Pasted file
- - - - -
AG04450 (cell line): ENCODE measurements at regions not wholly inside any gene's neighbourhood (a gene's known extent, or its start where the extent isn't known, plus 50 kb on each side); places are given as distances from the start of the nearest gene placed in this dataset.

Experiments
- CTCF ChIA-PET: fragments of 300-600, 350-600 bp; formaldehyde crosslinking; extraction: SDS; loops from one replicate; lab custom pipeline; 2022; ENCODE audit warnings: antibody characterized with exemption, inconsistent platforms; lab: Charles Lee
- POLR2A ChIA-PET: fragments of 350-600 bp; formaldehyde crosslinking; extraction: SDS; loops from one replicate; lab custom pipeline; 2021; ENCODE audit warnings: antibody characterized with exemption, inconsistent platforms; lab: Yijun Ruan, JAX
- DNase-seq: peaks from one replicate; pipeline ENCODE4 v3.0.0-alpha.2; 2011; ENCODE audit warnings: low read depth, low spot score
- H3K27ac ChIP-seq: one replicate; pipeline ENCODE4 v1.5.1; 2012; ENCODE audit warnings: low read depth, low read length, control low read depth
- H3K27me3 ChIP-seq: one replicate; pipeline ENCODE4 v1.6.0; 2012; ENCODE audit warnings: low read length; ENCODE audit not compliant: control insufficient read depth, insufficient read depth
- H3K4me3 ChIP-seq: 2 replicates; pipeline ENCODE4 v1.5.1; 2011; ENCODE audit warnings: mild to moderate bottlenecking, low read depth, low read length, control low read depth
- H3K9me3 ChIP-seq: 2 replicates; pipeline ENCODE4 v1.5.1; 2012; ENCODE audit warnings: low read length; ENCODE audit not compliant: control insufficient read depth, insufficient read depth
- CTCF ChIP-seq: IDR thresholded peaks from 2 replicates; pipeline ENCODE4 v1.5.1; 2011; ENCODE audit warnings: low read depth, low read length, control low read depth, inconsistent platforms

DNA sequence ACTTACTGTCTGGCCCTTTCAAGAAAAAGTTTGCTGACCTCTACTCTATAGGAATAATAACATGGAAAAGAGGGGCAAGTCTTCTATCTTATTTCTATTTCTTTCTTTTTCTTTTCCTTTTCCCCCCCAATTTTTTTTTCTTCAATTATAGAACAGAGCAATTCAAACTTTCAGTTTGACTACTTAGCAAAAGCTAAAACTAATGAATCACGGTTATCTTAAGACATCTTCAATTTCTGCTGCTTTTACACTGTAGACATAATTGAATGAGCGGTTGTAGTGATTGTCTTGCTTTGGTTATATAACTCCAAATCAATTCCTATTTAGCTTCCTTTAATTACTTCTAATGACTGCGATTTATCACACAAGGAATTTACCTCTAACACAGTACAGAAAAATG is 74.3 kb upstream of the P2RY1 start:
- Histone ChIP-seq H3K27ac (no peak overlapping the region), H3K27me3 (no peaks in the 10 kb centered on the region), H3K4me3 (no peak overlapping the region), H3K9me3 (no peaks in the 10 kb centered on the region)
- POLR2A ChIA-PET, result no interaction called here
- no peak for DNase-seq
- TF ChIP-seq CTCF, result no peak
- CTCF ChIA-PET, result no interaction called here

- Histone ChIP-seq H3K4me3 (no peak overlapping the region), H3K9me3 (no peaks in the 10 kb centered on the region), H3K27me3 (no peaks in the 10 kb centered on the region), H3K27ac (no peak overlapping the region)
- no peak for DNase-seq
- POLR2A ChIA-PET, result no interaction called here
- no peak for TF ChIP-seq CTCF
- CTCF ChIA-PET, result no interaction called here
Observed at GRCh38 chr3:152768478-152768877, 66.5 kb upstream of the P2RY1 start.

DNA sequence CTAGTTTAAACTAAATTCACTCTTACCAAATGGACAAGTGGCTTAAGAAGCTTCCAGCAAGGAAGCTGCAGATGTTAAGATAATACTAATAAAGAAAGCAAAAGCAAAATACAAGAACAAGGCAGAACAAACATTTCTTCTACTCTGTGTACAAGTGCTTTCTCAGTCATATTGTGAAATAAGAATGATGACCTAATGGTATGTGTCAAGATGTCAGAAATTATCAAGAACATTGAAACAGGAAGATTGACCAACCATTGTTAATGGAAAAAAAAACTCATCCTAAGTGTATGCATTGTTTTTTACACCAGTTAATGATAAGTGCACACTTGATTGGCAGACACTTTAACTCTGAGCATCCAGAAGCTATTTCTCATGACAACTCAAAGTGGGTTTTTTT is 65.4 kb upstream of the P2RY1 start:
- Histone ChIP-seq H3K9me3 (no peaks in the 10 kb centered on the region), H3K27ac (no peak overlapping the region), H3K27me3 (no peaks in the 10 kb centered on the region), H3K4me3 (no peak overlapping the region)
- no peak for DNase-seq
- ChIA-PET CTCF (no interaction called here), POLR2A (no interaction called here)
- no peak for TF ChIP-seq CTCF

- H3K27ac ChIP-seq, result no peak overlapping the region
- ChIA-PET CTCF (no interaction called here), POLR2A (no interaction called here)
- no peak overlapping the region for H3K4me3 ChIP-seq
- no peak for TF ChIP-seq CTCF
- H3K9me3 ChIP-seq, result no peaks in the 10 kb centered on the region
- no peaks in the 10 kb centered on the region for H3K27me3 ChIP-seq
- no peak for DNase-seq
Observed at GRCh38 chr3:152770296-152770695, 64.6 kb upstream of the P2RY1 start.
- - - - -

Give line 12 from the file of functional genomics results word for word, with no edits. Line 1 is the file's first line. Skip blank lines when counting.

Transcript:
- Histone ChIP-seq H3K27ac (no peak overlapping the region), H3K27me3 (no peaks in the 10 kb centered on the region), H3K4me3 (no peak overlapping the region), H3K9me3 (no peaks in the 10 kb centered on the region)